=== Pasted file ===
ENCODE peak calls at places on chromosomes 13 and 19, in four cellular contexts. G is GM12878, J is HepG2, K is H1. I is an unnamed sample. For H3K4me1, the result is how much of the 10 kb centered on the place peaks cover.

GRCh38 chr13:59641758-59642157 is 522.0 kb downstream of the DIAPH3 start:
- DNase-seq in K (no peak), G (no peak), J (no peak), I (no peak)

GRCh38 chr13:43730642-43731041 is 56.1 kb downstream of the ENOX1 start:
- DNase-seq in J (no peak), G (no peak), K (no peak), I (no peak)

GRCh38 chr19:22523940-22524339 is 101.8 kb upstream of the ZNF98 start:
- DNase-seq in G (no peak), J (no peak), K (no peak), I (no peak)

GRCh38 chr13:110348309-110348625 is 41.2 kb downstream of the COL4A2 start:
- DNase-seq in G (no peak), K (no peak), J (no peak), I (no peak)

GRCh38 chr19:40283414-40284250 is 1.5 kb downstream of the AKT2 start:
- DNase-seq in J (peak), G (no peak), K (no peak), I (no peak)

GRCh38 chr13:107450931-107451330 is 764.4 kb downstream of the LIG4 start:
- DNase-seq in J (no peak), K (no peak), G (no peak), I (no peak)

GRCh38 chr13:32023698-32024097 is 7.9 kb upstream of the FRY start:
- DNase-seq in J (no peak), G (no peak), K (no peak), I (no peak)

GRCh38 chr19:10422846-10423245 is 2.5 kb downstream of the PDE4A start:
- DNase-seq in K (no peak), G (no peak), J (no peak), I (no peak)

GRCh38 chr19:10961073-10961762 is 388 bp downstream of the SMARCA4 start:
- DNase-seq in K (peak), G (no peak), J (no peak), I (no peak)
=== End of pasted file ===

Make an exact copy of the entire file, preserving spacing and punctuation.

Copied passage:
ENCODE peak calls at places on chromosomes 13 and 19, in four cellular contexts. G is GM12878, J is HepG2, K is H1. I is an unnamed sample. For H3K4me1, the result is how much of the 10 kb centered on the place peaks cover.

GRCh38 chr13:59641758-59642157 is 522.0 kb downstream of the DIAPH3 start:
- DNase-seq in K (no peak), G (no peak), J (no peak), I (no peak)

GRCh38 chr13:43730642-43731041 is 56.1 kb downstream of the ENOX1 start:
- DNase-seq in J (no peak), G (no peak), K (no peak), I (no peak)

GRCh38 chr19:22523940-22524339 is 101.8 kb upstream of the ZNF98 start:
- DNase-seq in G (no peak), J (no peak), K (no peak), I (no peak)

GRCh38 chr13:110348309-110348625 is 41.2 kb downstream of the COL4A2 start:
- DNase-seq in G (no peak), K (no peak), J (no peak), I (no peak)

GRCh38 chr19:40283414-40284250 is 1.5 kb downstream of the AKT2 start:
- DNase-seq in J (peak), G (no peak), K (no peak), I (no peak)

GRCh38 chr13:107450931-107451330 is 764.4 kb downstream of the LIG4 start:
- DNase-seq in J (no peak), K (no peak), G (no peak), I (no peak)

GRCh38 chr13:32023698-32024097 is 7.9 kb upstream of the FRY start:
- DNase-seq in J (no peak), G (no peak), K (no peak), I (no peak)

GRCh38 chr19:10422846-10423245 is 2.5 kb downstream of the PDE4A start:
- DNase-seq in K (no peak), G (no peak), J (no peak), I (no peak)

GRCh38 chr19:10961073-10961762 is 388 bp downstream of the SMARCA4 start:
- DNase-seq in K (peak), G (no peak), J (no peak), I (no peak)